I know. I read somewhere that Apple uses PCI -&gt; AGP conversion. Judging by the fact that the Discovery has no AGP bus, yet Apple uses a chip that looks, walks and talks like a Discovery, I must assume this to be true.



    This is possible as the Discovery has DMA PCI, and primarily AGP is PCI + DMA. 33MHz 64-bit is converted to 66MHz 32-bit AGP 4X.



    66MHz 64-bit will (presumably) be converted to 133MHz 32-bit AGP 8X for the next Power Macs.



    Barto



    [ 08-12-2002: Message edited by: Barto ]</p>
  • Reply 10 of 17
    big macbig mac Posts: 480member
    [quote]Originally posted by Barto:

    <strong>I would be extremely surprised if Motorola introduced ANY new bus for the G4.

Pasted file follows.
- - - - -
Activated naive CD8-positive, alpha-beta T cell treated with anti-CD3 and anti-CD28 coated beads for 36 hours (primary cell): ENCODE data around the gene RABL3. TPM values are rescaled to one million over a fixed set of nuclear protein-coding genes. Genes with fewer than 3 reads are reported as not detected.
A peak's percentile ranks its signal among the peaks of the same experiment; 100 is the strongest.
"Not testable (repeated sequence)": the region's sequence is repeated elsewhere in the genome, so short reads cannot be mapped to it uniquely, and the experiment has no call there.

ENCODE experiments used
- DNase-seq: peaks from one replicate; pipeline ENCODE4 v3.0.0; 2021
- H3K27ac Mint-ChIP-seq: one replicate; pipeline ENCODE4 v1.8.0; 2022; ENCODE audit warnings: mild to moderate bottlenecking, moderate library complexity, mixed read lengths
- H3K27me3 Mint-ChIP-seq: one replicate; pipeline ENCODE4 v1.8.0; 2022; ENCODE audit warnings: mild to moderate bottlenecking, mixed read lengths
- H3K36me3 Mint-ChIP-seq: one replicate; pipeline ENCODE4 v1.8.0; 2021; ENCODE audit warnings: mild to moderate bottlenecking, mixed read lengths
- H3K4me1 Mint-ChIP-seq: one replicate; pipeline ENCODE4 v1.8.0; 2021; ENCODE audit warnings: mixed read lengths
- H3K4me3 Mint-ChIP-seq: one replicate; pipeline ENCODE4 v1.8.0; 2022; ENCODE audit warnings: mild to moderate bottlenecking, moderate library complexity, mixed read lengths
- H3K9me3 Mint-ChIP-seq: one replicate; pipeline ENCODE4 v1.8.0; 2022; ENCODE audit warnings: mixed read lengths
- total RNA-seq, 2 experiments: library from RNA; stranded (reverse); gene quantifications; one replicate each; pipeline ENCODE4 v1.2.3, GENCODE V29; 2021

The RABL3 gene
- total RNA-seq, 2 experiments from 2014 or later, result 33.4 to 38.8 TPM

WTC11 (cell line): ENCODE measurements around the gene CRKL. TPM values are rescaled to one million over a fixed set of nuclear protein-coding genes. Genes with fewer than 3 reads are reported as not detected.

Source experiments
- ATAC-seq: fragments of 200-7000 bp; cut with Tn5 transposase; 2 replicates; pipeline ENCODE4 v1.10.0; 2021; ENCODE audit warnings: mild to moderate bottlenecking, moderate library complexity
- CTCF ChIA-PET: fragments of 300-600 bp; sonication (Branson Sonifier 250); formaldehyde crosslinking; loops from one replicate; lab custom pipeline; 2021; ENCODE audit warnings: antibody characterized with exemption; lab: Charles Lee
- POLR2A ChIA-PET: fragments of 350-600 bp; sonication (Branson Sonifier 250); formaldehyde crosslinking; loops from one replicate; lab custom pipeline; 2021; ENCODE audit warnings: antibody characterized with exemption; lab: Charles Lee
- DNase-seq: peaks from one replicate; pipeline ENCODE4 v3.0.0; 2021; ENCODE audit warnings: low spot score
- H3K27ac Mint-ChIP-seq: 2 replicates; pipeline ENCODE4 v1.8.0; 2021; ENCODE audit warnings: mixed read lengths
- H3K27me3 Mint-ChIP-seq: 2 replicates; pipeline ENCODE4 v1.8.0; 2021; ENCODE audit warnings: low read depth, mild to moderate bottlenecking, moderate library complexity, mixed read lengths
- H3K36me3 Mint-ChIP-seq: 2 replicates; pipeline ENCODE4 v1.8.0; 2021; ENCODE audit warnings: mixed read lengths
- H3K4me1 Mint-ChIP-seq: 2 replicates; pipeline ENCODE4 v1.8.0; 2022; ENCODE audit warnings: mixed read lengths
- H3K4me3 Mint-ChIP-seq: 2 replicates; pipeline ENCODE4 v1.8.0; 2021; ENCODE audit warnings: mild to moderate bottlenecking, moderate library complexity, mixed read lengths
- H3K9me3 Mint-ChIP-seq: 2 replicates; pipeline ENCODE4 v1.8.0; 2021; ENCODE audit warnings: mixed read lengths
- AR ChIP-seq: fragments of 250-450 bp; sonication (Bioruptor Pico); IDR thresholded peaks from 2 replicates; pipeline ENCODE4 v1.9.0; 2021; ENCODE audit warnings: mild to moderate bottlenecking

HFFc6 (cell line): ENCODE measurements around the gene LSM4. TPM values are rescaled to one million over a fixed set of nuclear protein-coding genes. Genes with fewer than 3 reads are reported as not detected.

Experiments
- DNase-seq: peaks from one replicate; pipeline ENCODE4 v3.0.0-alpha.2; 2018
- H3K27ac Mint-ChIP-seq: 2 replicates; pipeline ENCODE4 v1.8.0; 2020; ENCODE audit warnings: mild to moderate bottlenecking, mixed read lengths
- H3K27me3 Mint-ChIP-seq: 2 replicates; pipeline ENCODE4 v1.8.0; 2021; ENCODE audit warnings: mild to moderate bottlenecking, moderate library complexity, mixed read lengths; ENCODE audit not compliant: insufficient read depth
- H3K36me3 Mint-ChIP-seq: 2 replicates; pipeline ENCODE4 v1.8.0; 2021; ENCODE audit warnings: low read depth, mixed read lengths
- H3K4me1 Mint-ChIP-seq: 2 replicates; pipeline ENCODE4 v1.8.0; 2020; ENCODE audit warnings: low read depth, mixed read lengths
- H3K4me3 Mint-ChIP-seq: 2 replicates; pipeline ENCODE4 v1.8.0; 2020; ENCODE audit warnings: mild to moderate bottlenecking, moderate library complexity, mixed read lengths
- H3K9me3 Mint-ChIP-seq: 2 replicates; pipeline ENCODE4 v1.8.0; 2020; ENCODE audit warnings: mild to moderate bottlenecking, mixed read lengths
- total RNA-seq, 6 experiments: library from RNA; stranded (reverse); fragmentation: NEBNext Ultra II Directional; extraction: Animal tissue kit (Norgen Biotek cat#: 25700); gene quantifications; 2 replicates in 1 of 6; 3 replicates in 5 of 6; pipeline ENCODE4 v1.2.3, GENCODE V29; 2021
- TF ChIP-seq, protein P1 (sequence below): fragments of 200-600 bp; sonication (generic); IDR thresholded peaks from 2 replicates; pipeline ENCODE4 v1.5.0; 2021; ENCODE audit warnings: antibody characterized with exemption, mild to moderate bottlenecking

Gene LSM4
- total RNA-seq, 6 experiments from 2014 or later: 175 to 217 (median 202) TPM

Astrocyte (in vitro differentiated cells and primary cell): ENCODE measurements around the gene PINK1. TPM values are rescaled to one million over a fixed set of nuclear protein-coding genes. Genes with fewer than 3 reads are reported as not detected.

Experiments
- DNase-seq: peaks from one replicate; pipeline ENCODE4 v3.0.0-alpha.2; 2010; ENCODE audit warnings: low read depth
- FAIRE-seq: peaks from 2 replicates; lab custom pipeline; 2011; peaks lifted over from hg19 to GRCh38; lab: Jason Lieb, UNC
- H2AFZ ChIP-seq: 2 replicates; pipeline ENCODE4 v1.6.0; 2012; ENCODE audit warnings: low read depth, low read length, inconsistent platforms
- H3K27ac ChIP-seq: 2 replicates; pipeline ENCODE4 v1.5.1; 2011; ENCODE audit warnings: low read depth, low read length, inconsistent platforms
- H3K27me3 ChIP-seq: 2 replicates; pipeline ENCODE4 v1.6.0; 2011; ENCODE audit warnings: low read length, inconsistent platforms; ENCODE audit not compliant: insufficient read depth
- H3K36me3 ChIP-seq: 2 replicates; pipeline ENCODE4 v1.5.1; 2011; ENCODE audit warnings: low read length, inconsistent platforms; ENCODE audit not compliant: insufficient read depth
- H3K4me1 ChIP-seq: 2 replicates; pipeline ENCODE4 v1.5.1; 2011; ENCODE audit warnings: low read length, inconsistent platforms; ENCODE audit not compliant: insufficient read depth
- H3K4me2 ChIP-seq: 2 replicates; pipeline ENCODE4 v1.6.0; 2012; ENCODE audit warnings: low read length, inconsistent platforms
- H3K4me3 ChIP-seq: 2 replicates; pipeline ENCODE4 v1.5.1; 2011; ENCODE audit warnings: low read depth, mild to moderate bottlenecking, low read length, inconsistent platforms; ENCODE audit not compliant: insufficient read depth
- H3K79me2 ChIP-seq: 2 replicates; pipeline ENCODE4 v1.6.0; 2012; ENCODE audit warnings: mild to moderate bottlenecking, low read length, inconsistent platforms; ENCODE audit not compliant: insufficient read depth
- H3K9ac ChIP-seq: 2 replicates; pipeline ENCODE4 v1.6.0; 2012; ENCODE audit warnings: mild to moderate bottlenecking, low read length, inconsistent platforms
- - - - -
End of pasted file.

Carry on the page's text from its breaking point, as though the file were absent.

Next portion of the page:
The 166MHz MPX has been announced, maybe we will see a 200MHz in another 18 months, at the end of the G4's life (assuming it survives another 18 months).



    Barto</strong><hr></blockquote>



    This is the first time I've heard about 166MHz MPX. If so that's a major indication of what we're getting this month. This is nothing great, but I'm kind of surprised Motorola would give us any bus improvements whatsoever.
  • Reply 12 of 17
    [quote]Originally posted by Barto:

    <strong>



    I know. I read somewhere that Apple uses PCI -&gt; AGP conversion. Judging by the fact that the Discovery has no AGP bus, yet Apple uses a chip that looks, walks and talks like a Discovery, I must assume this to be true.</strong><hr></blockquote>



    <a href="http://developer.apple.com/techpubs/hardware/Developer_Notes/Macintosh_CPUs-G4/PowerMacG4/2Architecture/Accelerated_cs_Port_Bus.html"; target="_blank">From Apple's PowerMac G4 developers section:</a>